With the bulk of wine grapes on the North Coast now harvested and in the cellar, winemakers are reflecting on what is being viewed as the triple threat of the 2017 vintage. The wet spring gave way to the Labor Day heat spike, capped off by October’s devastating wildfires.
While the quality of the vintage is too early to call, lower yields are expected across the board.
The big surprise? The Labor Day heat spike, pushing 105 degrees F. for three consecutive days in Sonoma & Napa counties, proved to be a silver lining for some.
“In retrospect, the heat wave was probably a good thing as it moved ripening along,” said Fel winemaker Ryan Hodgins. “We would likely still have had fruit on the vine at the time of the fires, if not for the heat.”
Iron Horse Vineyards in Sebastopol also had its fruit harvested long before the wildfires.
“The grapes were already mature before the heat spike,” said winemaker David Munksgard. “It was a matter of harvesting through the heat spike, always considering the health and welfare of our harvest crew.”
The biggest challenge for Munksgard was the near record winter rain, followed by the late spring rain.
“It gave the vines way too much growth, producing water in the root zone,” he said. “The vines seemingly did not want to stop growing. We had to do much, much more leaf pulling and canopy hedging than normal to get [sun]light into the fruit zone.”
In addition to troubleshooting heavy rains, some vintners also had to deal with a labor shortage after the wildfires.
Vintner Nick Goldschmidt of his namesake winery in Healdsburg said one of the most wrenching aspects of the year was reeling in enough harvest workers in the aftermath of the fires.
“I only had two vineyards to pick and that was bad enough,” Goldschmidt said. “I am sure that other wineries were a lot less fortunate.”
The wildfires also posed a logistical challenge for David Ramey of Healdsburg’s Ramey Cellars.
“We picked our last grapes the night the fires broke out, October 8—Hyde merlot,” Ramey said. “Chris Hyde couldn’t deliver them Monday the 9t because Highway 101 was closed, so he stored them in his winery overnight and delivered the next day.”
The winemakers said 2017 will be remembered as the vintage of the wildfires, but it actually had a trio of challenges wrapped into one growing season. That said, they aren’t discouraged. Ramey, for one, said his wines are already showing well in the barrel.
Napa Valley Wine Train’s packages
Quattro Vino Journeys ($332 to $392 per person.)
The Famiglia Tour. The six-hour trip from Napa to Rutherford features a four-course meal and tours of Silverado Vineyards, Whitehall Lane Winery and Grgich Hills Estate.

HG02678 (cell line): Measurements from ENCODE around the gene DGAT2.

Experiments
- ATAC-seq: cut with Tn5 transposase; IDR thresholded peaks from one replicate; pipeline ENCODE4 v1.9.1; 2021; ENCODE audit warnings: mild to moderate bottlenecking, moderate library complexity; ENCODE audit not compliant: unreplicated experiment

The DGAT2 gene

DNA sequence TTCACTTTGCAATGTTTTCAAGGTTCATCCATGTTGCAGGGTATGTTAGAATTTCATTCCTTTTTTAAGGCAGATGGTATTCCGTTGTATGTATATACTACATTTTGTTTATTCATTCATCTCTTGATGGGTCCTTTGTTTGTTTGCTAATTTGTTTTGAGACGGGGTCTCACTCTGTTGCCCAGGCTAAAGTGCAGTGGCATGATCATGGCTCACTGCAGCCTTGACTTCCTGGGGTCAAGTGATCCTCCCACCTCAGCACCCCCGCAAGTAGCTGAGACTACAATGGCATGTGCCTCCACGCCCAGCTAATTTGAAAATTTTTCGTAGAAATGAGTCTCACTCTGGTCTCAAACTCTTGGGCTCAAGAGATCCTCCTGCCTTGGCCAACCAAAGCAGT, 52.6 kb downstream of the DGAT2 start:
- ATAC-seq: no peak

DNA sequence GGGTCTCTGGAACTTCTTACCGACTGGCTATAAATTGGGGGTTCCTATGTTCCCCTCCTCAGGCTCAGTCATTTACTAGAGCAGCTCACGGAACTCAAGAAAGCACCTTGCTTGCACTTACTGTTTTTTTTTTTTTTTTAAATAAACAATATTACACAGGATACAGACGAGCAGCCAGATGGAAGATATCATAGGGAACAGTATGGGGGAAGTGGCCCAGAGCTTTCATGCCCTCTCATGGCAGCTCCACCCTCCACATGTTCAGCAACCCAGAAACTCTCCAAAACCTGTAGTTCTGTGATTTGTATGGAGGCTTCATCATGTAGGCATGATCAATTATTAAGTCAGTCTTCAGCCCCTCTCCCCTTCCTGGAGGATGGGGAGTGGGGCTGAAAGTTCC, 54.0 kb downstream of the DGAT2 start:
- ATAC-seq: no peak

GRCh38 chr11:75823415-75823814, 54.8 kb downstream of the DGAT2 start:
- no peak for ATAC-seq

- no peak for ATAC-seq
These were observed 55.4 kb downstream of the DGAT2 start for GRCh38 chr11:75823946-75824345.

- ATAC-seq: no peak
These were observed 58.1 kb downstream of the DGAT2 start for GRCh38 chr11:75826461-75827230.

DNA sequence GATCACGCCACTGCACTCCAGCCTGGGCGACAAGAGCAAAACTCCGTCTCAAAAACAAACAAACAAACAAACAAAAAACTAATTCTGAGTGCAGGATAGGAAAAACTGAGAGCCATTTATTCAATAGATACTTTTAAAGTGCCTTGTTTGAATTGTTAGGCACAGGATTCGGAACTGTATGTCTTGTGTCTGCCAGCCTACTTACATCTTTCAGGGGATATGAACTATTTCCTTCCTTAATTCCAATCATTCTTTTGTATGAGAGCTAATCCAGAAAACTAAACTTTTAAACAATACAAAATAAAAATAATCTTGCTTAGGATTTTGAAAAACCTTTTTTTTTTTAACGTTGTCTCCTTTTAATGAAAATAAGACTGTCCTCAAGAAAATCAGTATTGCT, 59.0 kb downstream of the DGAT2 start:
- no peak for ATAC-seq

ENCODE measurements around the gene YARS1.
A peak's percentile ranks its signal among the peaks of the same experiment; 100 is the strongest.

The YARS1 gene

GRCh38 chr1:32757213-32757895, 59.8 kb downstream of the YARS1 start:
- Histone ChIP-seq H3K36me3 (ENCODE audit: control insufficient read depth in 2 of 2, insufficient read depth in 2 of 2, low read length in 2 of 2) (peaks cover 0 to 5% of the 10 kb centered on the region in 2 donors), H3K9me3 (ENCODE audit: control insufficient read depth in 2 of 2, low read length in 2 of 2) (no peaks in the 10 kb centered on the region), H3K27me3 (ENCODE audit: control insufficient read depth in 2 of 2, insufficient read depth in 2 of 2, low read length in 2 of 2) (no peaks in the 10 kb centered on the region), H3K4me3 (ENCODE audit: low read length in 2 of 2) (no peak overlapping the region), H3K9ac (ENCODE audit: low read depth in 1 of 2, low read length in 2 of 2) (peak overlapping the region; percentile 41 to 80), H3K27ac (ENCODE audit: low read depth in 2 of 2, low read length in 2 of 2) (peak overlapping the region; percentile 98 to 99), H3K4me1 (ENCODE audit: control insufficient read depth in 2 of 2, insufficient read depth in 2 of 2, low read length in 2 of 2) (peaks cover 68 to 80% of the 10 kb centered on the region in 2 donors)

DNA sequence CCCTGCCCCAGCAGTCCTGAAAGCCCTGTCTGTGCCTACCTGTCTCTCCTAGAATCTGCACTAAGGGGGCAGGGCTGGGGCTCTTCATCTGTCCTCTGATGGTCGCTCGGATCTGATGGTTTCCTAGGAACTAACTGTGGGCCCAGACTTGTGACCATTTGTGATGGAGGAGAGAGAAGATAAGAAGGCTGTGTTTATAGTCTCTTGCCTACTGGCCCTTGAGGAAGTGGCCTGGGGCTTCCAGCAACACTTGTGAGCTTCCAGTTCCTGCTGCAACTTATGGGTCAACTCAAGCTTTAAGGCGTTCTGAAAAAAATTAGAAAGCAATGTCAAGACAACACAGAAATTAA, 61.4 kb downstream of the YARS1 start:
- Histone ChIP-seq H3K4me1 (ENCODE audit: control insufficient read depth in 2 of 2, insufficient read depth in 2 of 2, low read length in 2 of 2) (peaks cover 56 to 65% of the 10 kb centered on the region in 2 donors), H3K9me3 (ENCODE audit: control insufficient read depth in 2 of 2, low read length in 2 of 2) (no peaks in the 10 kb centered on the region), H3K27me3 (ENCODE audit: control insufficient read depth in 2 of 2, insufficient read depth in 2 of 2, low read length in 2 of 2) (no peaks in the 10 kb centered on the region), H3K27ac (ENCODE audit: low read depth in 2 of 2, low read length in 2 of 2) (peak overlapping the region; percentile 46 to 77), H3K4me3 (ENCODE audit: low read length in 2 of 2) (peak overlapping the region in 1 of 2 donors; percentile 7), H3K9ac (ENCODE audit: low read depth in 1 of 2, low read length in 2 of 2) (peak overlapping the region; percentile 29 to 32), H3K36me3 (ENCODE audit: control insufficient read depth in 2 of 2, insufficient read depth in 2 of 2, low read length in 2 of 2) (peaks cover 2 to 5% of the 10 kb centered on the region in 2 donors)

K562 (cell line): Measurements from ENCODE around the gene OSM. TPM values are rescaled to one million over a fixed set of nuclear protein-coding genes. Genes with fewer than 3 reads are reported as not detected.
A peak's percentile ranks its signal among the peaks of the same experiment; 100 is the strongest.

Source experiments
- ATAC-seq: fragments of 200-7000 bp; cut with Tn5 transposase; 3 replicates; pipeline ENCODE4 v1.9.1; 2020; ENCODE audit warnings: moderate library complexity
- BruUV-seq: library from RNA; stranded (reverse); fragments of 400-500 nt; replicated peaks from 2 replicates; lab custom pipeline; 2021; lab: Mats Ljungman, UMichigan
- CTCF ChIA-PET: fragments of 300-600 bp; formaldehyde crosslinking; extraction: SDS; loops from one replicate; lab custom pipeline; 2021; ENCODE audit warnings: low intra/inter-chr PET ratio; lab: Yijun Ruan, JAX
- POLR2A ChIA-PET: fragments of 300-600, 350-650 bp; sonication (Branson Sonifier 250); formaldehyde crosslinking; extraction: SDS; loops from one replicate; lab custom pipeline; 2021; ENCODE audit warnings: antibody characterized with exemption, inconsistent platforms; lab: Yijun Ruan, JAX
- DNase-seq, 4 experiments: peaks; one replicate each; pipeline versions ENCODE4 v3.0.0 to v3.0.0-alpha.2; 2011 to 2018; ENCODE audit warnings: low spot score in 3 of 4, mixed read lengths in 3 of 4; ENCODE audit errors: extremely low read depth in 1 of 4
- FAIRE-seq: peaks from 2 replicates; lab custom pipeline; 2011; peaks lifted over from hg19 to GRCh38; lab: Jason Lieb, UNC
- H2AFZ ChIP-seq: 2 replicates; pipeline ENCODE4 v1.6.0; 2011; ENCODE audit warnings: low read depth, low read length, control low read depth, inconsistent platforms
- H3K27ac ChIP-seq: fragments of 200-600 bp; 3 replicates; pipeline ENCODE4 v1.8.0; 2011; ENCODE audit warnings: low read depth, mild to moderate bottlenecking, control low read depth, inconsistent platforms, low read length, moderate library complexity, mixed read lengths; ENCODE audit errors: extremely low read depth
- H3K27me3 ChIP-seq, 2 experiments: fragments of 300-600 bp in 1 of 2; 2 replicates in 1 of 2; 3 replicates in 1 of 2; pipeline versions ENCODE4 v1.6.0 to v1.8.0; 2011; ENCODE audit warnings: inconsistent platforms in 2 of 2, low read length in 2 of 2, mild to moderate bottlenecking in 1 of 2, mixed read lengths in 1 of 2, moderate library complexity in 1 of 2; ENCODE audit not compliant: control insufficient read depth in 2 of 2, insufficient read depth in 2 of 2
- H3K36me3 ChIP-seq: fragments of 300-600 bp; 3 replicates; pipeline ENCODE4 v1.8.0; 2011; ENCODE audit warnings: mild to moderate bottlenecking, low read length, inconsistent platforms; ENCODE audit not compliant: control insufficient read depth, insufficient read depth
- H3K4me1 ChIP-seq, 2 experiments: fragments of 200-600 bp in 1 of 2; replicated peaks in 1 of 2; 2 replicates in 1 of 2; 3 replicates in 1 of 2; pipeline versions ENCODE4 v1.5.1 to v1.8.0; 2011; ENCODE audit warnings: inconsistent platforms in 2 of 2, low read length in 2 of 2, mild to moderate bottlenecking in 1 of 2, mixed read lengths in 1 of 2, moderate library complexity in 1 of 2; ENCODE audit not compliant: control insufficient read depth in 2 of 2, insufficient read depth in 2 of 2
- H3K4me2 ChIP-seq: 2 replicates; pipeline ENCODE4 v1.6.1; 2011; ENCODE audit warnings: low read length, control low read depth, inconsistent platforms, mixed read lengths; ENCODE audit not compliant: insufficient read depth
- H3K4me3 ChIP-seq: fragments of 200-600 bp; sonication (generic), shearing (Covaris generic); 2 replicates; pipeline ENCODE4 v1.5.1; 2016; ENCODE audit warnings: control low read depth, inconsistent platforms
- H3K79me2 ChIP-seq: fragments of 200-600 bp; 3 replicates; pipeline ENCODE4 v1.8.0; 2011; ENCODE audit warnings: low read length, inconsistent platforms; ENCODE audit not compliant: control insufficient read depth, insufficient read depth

The Estate Tour. The six-hour trip from Napa to St. Helena features a four-course meal and tours of Domain Chandon, HALL Wines and Inglenook.
The Collective Tour. The six-hour trip from Napa to St. Helena features a four-course meal and tours of St. Supery Estate Vineyards, Beringer Winery and Raymond Vineyards.
The Legacy Tour. The six-hour trip from Napa to St. Helena, features a four-course meal and tours of Robert Mondavi Winery, Charles Krug Winery and V. Sattui Winery.
Castle Winery Tour. The one-and-a-half hour trip from Napa to Calistoga features a gourmet lunch and an exclusive tour and tasting at Castello di Amorosa. ($269 to $334 per person.)
Raymond Winery Tour. The one-and-a-half hour trip from Napa to St. Helena features a gourmet lunch and an exclusive tour and tasting at Raymond Vineyards. ($209 to $229 per person.)
Grgich Hills Winery Tour. The two-hour trip from Napa to Rutherford features a gourmet lunch and an intimate tour and tasting at Grgich Hills Estate. ($209 to $229per person.)
Ambassador Winery Tour. The one-and-a-half hour trip from Napa to St. Helena features a gourmet lunch and exclusive tours and tastings at Charles Krug Winery and Raymond Vineyards. ($269 to $334 per person.)
Hop Train. The two-hour tour of Napa Valley in the Open Air car every Monday features tastes of local craft beers and bites from Palisades Beer Co. (Begins at $75 per person.)
The Vista Dome. The three-hour tour of Napa Valley, offered at lunch and dinner in the two-story Vista Dome, an elevated dining car, features a gourmet meal with a glass of sparkling wine. ($214 to $244 per person.)
The Gourmet Express. The three-hour tour of Napa Valley, offered at lunch and dinner in the refurbished antique Pullman rail cars, features a gourmet meal and a glass of wine. ($139 to $169 per person.)
Murder Mystery. The three-hour tour of Napa Valley features dining on a gourmet meal with a glass of wine while figuring out who-done-it in the murder mystery dinner theatre. ($195 to $215 per person.)
Meet the Maker. The three-hour evening rail tour of Napa Valley features a four-course gourmet dinner with a selection of wine from the featured winery, tasting notes from the winemaker, and food pairings. (Begins at $272 per person.)
Blue Note Express Music & Dinner Train. The four-hour tour of Napa Valley, offered every Thursday night, features a glass of sparkling wine and appetizers onboard the new Open Air rail car with a Napa-style meal, a live performance from the “Wine Train Quartet” and a ticket to the 9:30 p.m. show at Blue Note Napa. (Begins at $213 per person.)
Santa Trains: The annual Santa Trains, from Napa to Yountville, feature an interactive adventure and offer its passengers holiday bites and beverages, along with games, sing-alongs, and a fun cast of holiday-inspired characters. (Prices not yet set.)